Marion Cotillard, Queen of Scotland


If Justin Kurzel‘s Macbeth feels radical, it is because it is not trying to be radical at all. Kurzel is not attempting to put a new spin on the most sacred of classic texts—we’ve seen that and it’s generally not very interesting. Rather, he is stripping it down to its rawest form; Macbeth par excellence. Scotland, untamed and elemental, is a character in itself, both villain and hero. The screen is sapped of color except for the blood reds of battle scenes and sunsets, and zombie-blue eyes of the young boys fighting as men alongside Macbeth and his comrades. Everything that makes the Scottish play fantastical is replaced by the grim inescapability of death. The three witches are three women, an infant, and a young girl. They do not cackle or call for the spirits but deliver their lines in a near-catatonia.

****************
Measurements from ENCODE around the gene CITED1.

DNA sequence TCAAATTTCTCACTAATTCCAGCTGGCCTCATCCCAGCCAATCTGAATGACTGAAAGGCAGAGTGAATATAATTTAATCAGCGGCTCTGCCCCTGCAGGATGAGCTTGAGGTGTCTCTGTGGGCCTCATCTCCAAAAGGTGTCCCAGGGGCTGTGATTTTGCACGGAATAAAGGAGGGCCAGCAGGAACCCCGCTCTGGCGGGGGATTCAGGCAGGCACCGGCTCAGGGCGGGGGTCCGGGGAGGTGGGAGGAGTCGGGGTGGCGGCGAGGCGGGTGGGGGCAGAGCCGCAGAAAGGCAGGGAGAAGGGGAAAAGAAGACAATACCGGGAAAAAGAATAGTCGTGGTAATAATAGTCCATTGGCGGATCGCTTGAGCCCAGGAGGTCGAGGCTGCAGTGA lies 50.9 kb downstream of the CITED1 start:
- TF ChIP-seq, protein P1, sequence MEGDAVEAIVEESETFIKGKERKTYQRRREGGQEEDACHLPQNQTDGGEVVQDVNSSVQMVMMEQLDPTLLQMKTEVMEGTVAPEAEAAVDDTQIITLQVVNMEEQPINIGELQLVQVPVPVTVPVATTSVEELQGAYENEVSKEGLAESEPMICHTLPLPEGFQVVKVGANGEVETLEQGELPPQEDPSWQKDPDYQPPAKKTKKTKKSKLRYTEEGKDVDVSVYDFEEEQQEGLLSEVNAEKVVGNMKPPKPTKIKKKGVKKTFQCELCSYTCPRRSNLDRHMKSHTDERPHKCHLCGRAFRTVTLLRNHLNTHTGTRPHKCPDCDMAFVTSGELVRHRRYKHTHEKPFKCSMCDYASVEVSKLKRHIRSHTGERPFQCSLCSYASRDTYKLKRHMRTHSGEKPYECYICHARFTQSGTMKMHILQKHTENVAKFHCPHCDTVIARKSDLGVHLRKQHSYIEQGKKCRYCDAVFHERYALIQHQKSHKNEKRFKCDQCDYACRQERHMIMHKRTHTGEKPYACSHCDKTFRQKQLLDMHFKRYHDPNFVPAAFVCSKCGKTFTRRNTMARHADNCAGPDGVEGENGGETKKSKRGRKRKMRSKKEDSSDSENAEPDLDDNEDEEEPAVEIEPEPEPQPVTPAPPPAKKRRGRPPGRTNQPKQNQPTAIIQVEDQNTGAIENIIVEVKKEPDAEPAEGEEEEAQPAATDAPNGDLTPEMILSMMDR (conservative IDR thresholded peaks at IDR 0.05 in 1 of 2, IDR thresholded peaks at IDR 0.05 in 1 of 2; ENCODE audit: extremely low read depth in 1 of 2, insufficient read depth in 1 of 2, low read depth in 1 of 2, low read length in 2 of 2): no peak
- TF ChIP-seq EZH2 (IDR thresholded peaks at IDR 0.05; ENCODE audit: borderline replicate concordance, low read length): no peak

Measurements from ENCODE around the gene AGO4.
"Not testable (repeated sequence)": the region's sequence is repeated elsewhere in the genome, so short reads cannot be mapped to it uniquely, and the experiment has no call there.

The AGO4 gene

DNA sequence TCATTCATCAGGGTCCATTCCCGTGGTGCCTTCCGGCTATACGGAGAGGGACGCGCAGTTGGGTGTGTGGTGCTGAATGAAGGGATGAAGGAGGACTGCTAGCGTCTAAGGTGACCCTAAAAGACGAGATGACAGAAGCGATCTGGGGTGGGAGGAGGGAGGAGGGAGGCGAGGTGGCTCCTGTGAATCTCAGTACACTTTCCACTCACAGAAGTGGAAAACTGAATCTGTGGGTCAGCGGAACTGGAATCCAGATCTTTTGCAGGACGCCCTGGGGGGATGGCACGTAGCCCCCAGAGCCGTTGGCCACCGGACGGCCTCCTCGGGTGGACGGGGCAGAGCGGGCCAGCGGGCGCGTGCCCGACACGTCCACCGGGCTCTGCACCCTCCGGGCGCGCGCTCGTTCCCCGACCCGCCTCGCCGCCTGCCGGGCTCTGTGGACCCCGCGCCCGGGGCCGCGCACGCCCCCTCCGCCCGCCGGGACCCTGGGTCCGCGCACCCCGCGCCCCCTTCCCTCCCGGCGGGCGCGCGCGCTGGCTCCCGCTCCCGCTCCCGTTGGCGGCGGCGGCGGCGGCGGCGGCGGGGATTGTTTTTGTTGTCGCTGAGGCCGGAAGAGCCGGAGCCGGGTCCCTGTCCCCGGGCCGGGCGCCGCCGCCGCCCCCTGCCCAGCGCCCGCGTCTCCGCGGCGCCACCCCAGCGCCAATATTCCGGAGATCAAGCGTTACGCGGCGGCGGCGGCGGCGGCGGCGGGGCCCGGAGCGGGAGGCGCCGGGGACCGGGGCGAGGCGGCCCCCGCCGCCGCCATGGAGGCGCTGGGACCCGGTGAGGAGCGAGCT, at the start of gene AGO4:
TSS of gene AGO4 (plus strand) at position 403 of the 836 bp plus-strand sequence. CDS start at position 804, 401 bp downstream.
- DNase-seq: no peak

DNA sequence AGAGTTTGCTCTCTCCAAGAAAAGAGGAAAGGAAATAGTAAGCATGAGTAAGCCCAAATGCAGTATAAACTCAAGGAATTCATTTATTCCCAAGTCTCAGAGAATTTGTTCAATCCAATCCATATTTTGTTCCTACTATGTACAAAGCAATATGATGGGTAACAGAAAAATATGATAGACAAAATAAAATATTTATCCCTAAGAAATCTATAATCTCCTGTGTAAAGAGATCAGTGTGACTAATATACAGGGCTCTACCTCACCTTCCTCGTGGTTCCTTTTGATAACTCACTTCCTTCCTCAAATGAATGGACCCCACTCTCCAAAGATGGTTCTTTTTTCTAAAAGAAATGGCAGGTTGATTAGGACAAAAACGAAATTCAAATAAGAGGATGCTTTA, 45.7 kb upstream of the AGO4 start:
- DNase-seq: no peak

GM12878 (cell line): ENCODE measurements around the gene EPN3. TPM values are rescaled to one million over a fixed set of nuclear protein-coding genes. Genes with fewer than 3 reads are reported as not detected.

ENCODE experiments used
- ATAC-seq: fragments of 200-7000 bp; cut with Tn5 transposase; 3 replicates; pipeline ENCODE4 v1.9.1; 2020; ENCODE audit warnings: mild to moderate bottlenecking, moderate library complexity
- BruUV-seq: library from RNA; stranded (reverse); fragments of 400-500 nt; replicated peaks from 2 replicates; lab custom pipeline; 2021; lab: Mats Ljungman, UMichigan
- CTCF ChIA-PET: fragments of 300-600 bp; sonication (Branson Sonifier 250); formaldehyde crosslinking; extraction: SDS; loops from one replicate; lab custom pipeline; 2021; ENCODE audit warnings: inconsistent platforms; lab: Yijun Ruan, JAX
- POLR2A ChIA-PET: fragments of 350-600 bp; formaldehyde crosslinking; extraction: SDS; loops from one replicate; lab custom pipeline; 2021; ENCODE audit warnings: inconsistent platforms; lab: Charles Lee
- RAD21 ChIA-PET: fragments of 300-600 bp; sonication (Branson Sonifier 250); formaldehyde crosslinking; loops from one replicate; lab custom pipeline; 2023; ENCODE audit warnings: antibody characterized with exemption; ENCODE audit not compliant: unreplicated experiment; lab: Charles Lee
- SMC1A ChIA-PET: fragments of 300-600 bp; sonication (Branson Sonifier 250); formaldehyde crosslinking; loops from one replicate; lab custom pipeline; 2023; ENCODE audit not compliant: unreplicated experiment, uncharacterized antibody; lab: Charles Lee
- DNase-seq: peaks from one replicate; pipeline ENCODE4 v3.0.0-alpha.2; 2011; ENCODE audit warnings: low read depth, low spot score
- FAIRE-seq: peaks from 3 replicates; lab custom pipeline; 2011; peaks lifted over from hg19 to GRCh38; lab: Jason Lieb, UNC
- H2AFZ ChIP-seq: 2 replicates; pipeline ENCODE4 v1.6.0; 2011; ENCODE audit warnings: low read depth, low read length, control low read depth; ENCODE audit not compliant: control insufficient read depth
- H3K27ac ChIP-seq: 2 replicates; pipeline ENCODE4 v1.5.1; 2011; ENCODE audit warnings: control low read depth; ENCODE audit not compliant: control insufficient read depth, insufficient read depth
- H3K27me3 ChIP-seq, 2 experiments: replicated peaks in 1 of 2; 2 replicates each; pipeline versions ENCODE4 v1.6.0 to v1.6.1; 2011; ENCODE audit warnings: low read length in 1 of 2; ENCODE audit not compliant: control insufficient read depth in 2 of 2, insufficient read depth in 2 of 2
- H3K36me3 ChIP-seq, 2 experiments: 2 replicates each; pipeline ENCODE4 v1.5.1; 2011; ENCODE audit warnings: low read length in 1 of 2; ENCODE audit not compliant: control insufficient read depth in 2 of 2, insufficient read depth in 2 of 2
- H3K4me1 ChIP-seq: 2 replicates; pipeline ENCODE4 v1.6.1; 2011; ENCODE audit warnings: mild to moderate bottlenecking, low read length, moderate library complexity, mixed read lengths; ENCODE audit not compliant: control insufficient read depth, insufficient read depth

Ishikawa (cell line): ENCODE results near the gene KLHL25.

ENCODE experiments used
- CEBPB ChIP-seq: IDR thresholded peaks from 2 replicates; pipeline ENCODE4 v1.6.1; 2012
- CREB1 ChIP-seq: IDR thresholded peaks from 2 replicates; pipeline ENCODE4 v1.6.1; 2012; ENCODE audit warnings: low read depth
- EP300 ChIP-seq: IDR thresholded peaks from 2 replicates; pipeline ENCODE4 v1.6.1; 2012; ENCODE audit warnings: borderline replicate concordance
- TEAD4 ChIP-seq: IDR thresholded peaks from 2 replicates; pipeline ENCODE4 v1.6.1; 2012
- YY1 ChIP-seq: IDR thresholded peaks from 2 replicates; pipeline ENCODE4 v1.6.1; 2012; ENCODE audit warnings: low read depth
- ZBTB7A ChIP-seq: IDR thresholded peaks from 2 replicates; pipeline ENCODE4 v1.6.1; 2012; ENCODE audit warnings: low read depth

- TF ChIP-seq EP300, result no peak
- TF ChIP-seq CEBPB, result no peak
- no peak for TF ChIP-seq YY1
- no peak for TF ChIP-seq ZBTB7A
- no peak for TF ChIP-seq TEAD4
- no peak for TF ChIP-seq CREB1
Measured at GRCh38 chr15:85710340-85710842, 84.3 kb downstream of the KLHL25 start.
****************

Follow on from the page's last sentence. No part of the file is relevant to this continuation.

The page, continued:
At the center of the action are several extremely strong performances. There is the ever-talented Sean Harris as Macduff, the man who was not born of woman; Michael Fassbender as the unraveling Macbeth; and Marion Cotillard as Macbeth’s partner in crime.

Macbeth is only Kurzel’s second film. When the Australian director signed on to the project, Fassbender was already attached. Together, they decided to approach Oscar-winner Cotillard to play Lady Macbeth—a rare offer for an actress whose first language is not English. Now, the three are working together on the adaptation of the video game Assassin’s Creed.

EMMA BROWN: Do you remember the first time you saw or read Macbeth?

MARION COTILLARD: The first time I saw Macbeth was not the entire play. It was at acting school, and this student was working on Lady Macbeth’s soliloquy. I felt something very special, and I knew then that I would one day experience Lady Macbeth, but I always thought it would be on stage and in French.

BROWN: If you had the opportunity to do it on stage in French, would you do it again?